Monday, 20 October 2008

Sun-born, by Jon Karsemeyer

dawn, Tybee Island GA: D. Millar photo

Sun-born from silence to delight

in being

and song, in sight and flight,

some dream or seem to search

or lurch on paths from church

to church, amid stone temples

for that silent spirit, still...


Son-born of the spirit of


and love and all that's right

conquering night and death

through surrender to the dove

of peace beyond understanding

and faith that moves mountains

of fear and doubt, and none can live


Unborn or torn from wombs of war and

violence that knows no peace, or love, or

truth, or silence...

restlessly always becoming, never being

still, never quite arriving, ever being born

and dying, trying all the ways except the

one that is so near, so near... (No, closer!)

It is here.

Closer than breath and blood, always

present since before the rainbow and

The Flood,

it is the flawless perfect jewel,

"Om mani padmi hum!"

the impossibility of abundance

every place we stand, the holy

ground of being

more radiant than any

day or night-sky star.


Peter said...

"the impossibility of abundance": more thoughts on this?

fdmillar said...

Peter, I asked the author to answer.

Shalom is usually translated as "peace." But the more profound meaning of it is more like "inwardly spiritual and fulfilled integrity, purity, wholeness and abundant prosperity."
Shanti is usually translated as "peace." But it means something more than a linguistic affectation or verbal gesture from an ancient culture. It is "the peace that passeth understanding" mentioned in Psalms. The peace that "no trial can dimnish." It's not a political state of a cessation of armed conflict or force, it is not a material/physical phenomenon, it is a boundless spiritual abundance that is eternally present and unconditional.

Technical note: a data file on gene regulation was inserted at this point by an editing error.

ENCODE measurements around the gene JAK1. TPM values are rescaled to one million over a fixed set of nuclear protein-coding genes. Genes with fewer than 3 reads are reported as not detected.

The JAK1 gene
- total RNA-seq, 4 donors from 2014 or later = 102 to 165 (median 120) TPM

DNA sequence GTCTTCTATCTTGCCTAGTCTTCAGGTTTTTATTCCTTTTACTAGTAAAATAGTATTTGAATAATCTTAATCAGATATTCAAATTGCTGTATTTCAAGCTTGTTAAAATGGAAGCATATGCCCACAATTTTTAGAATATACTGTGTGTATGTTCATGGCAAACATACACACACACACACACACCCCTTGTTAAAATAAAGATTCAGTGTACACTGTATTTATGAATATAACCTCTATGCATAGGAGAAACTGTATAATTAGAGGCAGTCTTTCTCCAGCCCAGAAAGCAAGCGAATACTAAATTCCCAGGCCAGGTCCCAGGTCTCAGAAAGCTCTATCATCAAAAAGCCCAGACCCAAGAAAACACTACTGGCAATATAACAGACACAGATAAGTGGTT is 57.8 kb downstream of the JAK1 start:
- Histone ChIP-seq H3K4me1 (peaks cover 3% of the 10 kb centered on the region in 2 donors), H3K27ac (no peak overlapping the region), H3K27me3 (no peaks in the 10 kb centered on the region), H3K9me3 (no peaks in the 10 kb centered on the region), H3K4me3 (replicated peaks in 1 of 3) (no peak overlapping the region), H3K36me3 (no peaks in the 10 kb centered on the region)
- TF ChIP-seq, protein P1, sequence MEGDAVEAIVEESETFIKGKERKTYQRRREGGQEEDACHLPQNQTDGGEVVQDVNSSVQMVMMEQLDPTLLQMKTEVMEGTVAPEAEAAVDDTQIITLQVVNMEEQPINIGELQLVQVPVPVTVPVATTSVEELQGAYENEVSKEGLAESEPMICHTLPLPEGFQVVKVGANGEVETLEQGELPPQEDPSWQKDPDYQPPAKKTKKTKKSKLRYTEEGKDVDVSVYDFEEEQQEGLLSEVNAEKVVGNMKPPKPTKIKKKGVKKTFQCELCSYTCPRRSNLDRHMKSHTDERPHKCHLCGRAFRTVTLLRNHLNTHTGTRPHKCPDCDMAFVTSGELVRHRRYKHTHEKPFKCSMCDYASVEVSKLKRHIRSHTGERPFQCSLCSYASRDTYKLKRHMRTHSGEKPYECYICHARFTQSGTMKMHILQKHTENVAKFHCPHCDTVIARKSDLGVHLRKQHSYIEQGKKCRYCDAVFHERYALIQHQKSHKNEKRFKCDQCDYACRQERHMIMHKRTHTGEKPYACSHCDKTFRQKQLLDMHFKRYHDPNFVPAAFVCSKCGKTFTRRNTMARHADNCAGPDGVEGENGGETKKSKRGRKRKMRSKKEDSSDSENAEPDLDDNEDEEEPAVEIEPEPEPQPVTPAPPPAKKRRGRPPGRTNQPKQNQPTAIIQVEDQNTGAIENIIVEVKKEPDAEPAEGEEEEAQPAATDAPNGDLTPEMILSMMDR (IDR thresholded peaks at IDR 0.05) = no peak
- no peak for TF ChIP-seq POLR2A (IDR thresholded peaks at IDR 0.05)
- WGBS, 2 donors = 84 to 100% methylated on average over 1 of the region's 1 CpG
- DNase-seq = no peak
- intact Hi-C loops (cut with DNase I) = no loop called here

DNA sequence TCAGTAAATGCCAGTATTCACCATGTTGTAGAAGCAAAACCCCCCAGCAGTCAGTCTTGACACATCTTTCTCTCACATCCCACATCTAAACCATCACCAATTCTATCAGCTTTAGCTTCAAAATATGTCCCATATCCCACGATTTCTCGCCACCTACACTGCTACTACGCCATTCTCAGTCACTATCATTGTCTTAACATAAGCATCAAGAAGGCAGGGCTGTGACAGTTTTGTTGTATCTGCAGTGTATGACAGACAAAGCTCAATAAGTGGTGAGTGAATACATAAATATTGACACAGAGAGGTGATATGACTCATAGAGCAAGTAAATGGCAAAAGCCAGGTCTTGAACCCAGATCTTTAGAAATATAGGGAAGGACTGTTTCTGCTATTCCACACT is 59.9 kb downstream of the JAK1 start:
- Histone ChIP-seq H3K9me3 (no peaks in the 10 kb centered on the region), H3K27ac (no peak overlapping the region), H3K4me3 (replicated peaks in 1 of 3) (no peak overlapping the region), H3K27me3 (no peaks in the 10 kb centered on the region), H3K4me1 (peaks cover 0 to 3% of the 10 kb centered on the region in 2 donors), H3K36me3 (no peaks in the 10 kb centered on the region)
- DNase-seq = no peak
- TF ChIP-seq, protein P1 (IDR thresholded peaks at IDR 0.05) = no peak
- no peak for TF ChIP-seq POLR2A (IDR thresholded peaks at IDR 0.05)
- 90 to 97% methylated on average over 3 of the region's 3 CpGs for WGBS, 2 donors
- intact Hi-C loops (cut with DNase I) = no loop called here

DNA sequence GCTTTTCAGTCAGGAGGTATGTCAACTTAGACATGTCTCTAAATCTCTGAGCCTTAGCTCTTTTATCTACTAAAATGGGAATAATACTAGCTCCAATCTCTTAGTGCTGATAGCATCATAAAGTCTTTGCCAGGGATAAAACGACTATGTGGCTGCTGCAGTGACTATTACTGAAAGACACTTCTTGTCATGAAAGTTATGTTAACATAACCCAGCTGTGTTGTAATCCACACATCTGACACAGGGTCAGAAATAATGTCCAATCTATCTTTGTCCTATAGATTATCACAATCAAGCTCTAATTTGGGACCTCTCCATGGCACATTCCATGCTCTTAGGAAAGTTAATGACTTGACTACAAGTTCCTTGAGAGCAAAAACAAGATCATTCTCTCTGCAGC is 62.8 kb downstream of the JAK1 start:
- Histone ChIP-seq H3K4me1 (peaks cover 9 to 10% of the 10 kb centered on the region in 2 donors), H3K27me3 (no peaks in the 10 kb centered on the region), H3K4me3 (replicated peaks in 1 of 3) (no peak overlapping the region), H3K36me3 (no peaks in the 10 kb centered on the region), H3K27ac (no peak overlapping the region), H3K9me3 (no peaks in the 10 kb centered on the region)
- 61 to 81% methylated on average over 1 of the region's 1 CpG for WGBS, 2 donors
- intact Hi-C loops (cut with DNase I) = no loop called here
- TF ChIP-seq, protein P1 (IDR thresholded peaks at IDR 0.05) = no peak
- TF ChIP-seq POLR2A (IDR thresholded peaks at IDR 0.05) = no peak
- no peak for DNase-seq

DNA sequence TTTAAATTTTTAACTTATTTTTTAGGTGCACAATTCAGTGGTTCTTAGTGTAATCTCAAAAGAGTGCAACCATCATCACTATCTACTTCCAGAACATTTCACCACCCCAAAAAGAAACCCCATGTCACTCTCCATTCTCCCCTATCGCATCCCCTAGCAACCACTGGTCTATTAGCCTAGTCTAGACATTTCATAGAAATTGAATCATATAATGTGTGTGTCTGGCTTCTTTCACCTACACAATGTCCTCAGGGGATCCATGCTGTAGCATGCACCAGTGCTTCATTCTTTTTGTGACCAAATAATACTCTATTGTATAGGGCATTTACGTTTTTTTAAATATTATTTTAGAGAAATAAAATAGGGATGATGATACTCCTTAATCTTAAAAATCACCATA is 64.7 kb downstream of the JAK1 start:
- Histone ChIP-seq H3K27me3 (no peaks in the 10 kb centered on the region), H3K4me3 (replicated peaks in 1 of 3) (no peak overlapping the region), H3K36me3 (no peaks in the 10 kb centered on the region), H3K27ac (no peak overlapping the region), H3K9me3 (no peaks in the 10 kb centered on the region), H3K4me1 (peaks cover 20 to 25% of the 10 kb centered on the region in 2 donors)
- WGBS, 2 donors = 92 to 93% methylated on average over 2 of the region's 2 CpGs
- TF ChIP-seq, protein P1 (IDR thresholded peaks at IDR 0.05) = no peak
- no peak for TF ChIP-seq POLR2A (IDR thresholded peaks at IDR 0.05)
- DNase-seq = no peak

Since and even long before Malthus predicted that there was insufficient resources in the world to provide for everyone, people like Gandhi have pointed out that, "there is enough in the world for everyone's need, but not enough in the word for everyone's greed."

What is Peter actually saying? Is he saying that if we do not control and regulate the demonic waste and destruction and militarism and rapacious profiteering that millions, perhaps billions will live, suffer and die in searing needless deprivation? If so, I agree. If he's saying there is no God and if there is She is not available and we are all screwed, I beg to differ.

She/He will always be divinely present, compassionate, serene and miraculously perfect. Abundance is a wonderful word. Boundless is another. In this world and the appearances of conflict and abuse, crime and violence, waste and cruelty abundance, genius, wonder, awe, worship, spiritual transformation and personal experiences of rapture may seem meaningless or impossible. They are ignored and perhaps rejected, but to me they are what real being finally is, while all the human agonies of violence, chaos and torment, fear and anguish, ignorance and hate ...are diverted reactions. They are dualism, defensive energy and denial.

In the material/political/traditional/outward world abundance is impossible. But there is no benefit in worry and fear. In the moral/spiritual/devotional/sacramental/inward "altered state" of being-in-truth we are free of the privation and shroud of unknowing and anguish, the relentless binding blindness of causality and consequences, karma, birth & death. I don't know what Peter is saying. I've not met him or worshipped with him. I have met and am glad of the opportunities to worship with you. They are perfect. Some might say, "abundant." I would not argue...

In loving regards and f/Friendship

P.S.: If you are moved to forward this to Peter it's fine with me. If he wants to believe abundance is impossible, I don't agree, but would defend the abundant right he has to express his view. I might caution him however that he is NOT free to escape the consequences of acting on an opinion that is incorrect!